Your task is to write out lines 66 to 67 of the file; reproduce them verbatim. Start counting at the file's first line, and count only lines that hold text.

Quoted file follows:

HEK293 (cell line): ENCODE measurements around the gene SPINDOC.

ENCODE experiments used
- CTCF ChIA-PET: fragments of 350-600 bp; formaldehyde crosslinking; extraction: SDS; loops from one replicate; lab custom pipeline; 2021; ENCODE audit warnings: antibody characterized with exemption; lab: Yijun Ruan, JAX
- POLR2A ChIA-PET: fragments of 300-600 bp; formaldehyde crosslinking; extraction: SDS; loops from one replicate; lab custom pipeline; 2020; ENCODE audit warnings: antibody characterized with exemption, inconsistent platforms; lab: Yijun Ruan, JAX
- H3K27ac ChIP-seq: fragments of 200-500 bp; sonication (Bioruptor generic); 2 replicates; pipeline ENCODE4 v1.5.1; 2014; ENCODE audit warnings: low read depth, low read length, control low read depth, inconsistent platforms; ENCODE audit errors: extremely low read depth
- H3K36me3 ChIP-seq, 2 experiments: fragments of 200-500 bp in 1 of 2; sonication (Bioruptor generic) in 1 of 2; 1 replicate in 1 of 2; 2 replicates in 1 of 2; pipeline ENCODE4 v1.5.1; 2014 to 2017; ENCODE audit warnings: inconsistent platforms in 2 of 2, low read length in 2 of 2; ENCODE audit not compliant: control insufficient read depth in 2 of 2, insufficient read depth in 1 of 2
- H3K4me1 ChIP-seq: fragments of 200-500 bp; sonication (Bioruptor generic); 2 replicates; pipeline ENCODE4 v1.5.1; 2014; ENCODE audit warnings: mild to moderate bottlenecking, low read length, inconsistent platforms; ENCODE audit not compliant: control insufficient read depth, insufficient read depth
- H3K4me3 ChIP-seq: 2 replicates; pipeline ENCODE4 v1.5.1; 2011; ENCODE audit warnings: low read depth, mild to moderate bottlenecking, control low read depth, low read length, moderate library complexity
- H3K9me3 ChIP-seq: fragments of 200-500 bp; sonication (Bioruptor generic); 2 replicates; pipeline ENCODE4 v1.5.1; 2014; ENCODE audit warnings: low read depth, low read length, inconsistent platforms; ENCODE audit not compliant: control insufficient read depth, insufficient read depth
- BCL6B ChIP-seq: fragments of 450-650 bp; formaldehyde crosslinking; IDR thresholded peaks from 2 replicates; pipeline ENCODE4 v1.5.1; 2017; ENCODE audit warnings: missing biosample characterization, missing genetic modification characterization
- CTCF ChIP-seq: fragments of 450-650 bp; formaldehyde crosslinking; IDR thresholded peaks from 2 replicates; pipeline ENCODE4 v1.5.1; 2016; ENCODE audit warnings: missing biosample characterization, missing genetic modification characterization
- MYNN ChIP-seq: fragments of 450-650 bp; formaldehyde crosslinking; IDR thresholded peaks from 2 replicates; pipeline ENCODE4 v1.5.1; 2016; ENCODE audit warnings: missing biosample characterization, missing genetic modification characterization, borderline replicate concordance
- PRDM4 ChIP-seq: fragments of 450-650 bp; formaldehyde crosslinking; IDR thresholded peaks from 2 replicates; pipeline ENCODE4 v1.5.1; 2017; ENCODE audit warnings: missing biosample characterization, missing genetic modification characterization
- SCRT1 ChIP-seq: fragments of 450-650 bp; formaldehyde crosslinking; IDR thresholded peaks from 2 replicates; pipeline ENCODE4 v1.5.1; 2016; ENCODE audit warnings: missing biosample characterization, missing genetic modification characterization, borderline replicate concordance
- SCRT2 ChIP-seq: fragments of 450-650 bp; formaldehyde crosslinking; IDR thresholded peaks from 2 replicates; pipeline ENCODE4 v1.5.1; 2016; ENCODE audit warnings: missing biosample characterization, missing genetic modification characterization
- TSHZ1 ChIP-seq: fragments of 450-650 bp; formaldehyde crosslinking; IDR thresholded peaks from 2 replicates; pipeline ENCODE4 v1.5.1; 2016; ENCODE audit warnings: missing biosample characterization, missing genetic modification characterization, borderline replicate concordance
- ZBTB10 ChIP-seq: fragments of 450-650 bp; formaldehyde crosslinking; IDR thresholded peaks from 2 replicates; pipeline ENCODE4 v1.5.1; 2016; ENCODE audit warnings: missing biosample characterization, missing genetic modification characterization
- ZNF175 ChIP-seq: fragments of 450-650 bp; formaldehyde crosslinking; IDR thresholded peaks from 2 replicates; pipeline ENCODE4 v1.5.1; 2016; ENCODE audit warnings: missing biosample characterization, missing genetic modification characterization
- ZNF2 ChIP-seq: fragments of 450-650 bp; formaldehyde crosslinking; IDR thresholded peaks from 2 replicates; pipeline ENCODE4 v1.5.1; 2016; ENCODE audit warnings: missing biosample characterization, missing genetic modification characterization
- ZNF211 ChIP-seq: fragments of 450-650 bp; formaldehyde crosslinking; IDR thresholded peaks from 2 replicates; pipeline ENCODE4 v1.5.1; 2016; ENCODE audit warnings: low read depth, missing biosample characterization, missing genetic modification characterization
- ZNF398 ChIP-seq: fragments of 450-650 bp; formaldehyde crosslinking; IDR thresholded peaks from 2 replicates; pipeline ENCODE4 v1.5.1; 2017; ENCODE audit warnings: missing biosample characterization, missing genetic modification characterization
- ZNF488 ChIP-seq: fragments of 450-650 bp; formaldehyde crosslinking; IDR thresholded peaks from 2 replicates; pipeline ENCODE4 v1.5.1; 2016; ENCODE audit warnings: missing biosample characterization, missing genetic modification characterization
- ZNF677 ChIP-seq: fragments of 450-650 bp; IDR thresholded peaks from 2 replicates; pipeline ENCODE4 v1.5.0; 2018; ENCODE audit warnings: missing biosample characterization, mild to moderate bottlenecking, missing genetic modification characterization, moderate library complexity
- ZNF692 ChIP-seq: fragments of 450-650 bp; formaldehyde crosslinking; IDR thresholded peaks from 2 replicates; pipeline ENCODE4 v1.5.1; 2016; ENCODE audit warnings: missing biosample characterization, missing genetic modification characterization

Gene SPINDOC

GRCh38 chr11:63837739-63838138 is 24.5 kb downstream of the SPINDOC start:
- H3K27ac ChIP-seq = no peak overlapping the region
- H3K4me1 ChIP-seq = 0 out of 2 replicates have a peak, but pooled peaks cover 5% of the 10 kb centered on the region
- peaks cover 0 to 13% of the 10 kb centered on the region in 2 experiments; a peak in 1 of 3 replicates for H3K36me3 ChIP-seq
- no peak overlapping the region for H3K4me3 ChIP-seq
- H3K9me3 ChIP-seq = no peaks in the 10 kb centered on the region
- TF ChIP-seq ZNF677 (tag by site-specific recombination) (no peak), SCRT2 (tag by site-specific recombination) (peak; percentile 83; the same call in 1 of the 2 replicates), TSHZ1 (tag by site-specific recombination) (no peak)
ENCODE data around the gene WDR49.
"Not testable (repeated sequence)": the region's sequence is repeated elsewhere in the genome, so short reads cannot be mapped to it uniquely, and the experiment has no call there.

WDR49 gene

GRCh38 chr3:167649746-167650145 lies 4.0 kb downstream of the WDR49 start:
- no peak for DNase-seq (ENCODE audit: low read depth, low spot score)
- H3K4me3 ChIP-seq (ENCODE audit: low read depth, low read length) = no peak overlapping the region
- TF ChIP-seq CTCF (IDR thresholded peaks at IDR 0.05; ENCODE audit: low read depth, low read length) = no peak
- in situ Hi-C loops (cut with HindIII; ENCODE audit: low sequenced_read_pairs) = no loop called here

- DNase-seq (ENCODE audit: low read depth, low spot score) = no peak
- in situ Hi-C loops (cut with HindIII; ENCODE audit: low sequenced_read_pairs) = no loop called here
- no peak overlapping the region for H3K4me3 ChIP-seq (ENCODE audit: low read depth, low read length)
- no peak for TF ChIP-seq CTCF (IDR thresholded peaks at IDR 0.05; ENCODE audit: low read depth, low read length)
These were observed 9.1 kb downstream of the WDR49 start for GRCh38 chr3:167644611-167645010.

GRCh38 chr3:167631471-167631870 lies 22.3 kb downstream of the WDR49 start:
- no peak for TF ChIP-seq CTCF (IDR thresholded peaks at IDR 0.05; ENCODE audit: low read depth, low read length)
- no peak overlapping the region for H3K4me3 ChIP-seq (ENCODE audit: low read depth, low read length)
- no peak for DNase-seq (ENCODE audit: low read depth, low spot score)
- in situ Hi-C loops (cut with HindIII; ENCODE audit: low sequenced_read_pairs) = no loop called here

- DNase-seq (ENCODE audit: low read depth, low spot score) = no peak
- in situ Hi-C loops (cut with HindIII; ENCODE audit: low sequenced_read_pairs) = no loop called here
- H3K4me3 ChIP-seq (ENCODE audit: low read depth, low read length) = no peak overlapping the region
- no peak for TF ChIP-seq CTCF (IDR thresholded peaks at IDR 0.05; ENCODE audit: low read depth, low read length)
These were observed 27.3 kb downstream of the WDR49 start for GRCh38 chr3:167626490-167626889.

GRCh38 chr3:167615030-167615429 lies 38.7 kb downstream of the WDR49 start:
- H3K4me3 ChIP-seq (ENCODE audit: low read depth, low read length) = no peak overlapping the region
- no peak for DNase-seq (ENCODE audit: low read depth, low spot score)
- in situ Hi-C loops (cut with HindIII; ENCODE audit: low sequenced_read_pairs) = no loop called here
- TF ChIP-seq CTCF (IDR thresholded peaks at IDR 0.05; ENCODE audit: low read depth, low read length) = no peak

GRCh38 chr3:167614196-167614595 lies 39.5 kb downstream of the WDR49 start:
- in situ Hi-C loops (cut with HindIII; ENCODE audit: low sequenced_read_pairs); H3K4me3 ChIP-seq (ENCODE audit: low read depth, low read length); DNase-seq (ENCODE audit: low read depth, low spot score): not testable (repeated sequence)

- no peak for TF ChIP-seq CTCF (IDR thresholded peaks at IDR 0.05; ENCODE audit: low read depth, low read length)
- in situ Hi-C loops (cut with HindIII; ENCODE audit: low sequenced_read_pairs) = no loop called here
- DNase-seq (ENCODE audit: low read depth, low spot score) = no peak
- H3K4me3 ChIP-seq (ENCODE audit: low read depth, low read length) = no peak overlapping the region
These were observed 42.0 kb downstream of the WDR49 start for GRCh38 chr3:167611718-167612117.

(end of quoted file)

- H3K4me3 ChIP-seq (ENCODE audit: low read depth, low read length) = no peak overlapping the region
These were observed 42.0 kb downstream of the WDR49 start for GRCh38 chr3:167611718-167612117.